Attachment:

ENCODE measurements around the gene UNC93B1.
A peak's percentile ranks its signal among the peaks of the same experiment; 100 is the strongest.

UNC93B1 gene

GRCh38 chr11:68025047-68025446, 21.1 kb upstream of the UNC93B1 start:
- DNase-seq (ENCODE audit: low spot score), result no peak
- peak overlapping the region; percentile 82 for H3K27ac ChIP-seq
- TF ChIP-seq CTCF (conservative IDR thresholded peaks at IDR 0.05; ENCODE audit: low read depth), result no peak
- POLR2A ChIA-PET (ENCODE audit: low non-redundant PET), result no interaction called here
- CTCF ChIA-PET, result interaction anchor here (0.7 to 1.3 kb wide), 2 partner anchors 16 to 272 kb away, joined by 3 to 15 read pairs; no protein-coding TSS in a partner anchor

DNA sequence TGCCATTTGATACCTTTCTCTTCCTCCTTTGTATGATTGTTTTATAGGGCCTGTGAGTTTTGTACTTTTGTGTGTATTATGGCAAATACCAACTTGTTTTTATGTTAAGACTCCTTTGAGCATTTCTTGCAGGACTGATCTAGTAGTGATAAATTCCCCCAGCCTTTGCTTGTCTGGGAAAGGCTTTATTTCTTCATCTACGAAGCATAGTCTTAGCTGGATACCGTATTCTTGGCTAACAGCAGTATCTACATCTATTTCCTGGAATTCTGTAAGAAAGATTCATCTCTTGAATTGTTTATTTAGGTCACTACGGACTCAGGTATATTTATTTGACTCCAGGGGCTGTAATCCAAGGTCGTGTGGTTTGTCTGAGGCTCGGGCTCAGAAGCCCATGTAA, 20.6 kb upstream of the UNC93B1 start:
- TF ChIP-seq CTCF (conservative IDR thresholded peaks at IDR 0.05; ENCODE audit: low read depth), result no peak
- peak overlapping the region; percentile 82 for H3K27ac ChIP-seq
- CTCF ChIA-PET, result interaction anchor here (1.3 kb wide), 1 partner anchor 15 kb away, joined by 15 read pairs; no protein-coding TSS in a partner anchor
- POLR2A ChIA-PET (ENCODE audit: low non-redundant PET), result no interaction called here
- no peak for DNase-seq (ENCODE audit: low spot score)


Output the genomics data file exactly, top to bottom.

ENCODE measurements around the gene UNC93B1.
A peak's percentile ranks its signal among the peaks of the same experiment; 100 is the strongest.

UNC93B1 gene

GRCh38 chr11:68025047-68025446, 21.1 kb upstream of the UNC93B1 start:
- DNase-seq (ENCODE audit: low spot score), result no peak
- peak overlapping the region; percentile 82 for H3K27ac ChIP-seq
- TF ChIP-seq CTCF (conservative IDR thresholded peaks at IDR 0.05; ENCODE audit: low read depth), result no peak
- POLR2A ChIA-PET (ENCODE audit: low non-redundant PET), result no interaction called here
- CTCF ChIA-PET, result interaction anchor here (0.7 to 1.3 kb wide), 2 partner anchors 16 to 272 kb away, joined by 3 to 15 read pairs; no protein-coding TSS in a partner anchor

DNA sequence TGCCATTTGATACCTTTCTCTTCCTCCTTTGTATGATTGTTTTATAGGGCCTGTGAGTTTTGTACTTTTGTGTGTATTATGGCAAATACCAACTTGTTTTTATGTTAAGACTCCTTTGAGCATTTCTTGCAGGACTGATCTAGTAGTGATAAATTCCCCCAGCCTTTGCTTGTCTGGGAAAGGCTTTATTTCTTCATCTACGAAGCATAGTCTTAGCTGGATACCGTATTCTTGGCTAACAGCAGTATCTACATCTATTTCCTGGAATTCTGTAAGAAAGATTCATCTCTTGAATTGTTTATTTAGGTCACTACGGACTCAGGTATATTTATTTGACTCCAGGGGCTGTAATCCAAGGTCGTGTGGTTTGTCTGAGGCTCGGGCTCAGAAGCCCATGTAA, 20.6 kb upstream of the UNC93B1 start:
- TF ChIP-seq CTCF (conservative IDR thresholded peaks at IDR 0.05; ENCODE audit: low read depth), result no peak
- peak overlapping the region; percentile 82 for H3K27ac ChIP-seq
- CTCF ChIA-PET, result interaction anchor here (1.3 kb wide), 1 partner anchor 15 kb away, joined by 15 read pairs; no protein-coding TSS in a partner anchor
- POLR2A ChIA-PET (ENCODE audit: low non-redundant PET), result no interaction called here
- no peak for DNase-seq (ENCODE audit: low spot score)